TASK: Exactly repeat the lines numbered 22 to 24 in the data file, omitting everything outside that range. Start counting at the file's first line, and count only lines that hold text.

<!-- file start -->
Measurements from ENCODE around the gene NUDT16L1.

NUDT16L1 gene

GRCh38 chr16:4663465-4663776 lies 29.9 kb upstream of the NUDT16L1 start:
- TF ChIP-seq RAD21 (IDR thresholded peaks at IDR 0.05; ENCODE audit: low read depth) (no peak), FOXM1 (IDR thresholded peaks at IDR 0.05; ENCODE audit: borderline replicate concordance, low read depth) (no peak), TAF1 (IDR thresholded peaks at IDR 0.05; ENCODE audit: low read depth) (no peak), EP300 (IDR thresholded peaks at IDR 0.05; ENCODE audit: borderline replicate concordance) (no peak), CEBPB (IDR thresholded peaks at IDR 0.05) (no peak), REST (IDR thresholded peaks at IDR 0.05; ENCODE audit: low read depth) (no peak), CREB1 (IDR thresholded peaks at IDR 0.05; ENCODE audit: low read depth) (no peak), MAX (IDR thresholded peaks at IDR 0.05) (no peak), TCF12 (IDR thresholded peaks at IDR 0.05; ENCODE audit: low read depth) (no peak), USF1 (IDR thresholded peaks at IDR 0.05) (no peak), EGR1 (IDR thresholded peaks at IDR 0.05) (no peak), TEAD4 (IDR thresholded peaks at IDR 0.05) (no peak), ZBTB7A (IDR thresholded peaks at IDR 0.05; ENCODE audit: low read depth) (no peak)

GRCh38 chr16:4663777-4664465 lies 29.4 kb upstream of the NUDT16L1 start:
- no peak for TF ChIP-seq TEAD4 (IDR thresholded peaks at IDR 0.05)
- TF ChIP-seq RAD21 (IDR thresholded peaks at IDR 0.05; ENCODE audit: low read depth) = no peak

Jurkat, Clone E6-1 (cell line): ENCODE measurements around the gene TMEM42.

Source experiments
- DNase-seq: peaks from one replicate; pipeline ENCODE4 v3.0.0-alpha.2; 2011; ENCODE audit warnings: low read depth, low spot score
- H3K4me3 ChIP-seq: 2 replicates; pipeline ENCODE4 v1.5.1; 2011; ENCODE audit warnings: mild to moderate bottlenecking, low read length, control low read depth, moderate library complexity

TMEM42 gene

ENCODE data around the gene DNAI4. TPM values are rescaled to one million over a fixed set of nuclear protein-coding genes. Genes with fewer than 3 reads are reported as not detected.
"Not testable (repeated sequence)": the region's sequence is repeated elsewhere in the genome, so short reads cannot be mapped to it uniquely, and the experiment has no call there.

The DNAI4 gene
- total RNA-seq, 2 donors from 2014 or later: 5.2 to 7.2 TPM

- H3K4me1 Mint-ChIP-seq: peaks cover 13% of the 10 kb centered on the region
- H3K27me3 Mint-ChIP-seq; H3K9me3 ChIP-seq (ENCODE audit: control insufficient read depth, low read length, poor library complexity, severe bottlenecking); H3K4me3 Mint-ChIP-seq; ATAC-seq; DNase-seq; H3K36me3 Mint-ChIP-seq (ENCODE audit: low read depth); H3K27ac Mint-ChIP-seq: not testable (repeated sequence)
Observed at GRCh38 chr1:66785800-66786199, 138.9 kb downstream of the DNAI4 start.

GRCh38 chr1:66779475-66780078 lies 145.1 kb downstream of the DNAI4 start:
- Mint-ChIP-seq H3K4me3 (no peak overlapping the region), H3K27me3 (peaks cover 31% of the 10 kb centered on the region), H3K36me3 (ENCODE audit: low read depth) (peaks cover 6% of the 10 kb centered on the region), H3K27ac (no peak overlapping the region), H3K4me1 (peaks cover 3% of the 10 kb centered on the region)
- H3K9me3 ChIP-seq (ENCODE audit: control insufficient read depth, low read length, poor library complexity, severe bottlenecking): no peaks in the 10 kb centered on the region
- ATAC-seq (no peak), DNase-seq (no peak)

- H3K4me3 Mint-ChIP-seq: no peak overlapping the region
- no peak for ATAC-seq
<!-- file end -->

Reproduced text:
- H3K9me3 ChIP-seq (ENCODE audit: control insufficient read depth, low read length, poor library complexity, severe bottlenecking): no peaks in the 10 kb centered on the region
- ATAC-seq (no peak), DNase-seq (no peak)

- H3K4me3 Mint-ChIP-seq: no peak overlapping the region